Yes there are elegant details, but the stunning gauges are all, as befits a cockpit that places the pleasure of driving in the premier position. Taken as a whole, the F430’s sumptuous leather-wrapped interior feels like a stripped down racer. The engine-under-glass effect underlines the point. The branded induction system is the automotive equivalent of a brace of elephant guns gleaming in Hemingway’s weapons case: immaculately oiled, ready for action.

Firing-up the F430’s 4.3-liter V8 is like watching the opening scene of a James Bond movie: predictably ridiculous, yet giddy-making in its promise of extreme violence. Engage the F1-style gearbox and you’re away. A. Long. Way. Away. Calling the F430 fast is like calling Miss America determined. Zero to sixty is a sub-four second experience of mammoth, manic intensity; it’s like being shot of a cannon into a black hole. The dual-stage exhaust goes from a martini-soaked Frank Sinatra to a cocaine-crazed Richard Patrick in less time than it takes to crank a stereo knob.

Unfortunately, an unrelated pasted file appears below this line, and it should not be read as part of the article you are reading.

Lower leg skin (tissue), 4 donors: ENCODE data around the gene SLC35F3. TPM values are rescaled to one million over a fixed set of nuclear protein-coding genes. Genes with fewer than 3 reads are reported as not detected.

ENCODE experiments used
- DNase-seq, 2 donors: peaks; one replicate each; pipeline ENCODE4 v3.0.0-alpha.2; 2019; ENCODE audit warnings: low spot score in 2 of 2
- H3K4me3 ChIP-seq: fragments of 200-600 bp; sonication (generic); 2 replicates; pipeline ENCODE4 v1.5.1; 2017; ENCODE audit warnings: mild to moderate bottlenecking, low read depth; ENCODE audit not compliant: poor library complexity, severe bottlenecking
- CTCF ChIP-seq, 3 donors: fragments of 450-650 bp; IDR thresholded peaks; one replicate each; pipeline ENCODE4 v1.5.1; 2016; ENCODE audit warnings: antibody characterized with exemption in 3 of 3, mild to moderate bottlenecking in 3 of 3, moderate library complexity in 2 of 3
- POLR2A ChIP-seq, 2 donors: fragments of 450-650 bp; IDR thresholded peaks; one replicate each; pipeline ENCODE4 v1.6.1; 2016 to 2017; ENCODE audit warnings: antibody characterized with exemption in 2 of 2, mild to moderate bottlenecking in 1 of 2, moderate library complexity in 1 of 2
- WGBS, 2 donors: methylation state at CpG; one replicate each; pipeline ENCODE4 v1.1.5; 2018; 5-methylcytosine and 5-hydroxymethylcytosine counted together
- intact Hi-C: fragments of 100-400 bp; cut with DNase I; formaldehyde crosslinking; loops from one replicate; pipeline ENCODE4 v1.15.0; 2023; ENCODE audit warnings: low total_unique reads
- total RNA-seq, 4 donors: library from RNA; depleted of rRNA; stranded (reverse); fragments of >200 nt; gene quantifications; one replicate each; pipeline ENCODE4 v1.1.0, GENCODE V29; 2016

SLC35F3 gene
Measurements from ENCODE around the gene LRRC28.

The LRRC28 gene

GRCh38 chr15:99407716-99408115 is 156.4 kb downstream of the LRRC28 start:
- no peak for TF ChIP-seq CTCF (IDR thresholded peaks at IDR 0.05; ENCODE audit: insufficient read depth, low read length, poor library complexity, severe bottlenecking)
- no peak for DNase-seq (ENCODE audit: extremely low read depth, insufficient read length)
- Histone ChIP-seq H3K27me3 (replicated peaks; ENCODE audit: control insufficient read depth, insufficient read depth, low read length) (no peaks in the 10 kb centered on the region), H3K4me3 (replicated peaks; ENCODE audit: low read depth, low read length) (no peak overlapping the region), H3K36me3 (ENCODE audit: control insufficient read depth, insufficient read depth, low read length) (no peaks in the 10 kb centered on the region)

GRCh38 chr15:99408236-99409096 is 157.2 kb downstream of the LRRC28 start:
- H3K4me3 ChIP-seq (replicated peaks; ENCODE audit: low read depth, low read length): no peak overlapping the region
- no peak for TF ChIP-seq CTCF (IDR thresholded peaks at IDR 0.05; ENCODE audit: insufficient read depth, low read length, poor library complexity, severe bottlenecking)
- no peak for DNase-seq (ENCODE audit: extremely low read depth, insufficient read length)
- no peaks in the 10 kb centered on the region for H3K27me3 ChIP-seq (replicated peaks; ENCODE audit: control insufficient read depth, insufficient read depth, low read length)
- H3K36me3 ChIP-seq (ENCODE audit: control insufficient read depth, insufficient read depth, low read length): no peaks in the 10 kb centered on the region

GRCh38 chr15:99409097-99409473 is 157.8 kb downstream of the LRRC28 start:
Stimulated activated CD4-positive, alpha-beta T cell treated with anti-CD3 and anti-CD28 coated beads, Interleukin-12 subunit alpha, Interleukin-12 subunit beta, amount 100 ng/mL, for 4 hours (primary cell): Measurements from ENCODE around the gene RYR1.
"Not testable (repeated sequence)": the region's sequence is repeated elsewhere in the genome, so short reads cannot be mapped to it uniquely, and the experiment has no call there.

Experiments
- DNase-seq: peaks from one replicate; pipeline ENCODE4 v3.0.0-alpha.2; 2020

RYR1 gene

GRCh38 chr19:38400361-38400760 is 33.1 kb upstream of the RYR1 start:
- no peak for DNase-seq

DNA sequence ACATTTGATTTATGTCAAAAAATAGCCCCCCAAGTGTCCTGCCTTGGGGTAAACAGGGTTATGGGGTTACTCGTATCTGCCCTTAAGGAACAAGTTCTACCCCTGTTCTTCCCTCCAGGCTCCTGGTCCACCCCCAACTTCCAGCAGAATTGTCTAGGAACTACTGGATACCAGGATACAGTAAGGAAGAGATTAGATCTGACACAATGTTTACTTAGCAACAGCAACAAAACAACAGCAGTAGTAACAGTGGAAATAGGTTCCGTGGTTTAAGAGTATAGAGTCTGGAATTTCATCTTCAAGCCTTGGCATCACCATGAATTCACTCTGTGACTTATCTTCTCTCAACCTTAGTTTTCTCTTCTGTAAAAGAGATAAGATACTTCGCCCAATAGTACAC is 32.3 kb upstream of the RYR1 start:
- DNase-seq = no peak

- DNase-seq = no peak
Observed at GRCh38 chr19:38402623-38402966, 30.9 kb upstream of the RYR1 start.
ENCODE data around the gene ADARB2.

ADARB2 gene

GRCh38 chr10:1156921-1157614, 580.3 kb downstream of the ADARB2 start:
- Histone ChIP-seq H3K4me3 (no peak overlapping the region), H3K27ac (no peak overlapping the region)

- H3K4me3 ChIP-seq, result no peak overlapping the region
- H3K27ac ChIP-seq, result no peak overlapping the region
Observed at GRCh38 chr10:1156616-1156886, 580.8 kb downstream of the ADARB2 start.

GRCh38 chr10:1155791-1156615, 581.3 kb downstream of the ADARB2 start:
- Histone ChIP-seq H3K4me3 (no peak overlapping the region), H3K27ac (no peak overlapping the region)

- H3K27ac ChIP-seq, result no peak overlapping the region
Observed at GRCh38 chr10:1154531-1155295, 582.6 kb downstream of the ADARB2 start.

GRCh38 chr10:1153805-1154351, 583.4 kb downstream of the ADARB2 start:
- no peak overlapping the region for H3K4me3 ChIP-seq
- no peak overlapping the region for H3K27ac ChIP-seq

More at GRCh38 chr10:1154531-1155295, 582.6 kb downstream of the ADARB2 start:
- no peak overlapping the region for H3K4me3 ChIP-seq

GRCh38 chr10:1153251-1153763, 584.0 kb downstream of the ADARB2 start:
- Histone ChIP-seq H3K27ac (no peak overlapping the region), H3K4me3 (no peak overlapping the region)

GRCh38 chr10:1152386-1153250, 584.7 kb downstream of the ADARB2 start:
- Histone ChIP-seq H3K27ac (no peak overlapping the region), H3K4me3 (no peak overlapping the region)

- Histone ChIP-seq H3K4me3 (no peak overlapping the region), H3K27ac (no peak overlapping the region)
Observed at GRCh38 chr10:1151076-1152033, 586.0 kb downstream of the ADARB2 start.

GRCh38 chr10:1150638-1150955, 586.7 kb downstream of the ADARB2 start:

The F360 Modena was a high-revving beast whose blood curdling howls were the mother of adrenal acceleration. The F430 is a different animal entirely, endowed with Corvette-worthy low-end grunt. Those eight little Italian cylinders stump-up 343 ft-lbs of truck-like torque, taking the sauce all the way to 483hp, at a [still] preposterous 8500 rpm. Trundle around town? Si, we do that too. Bend time? That too.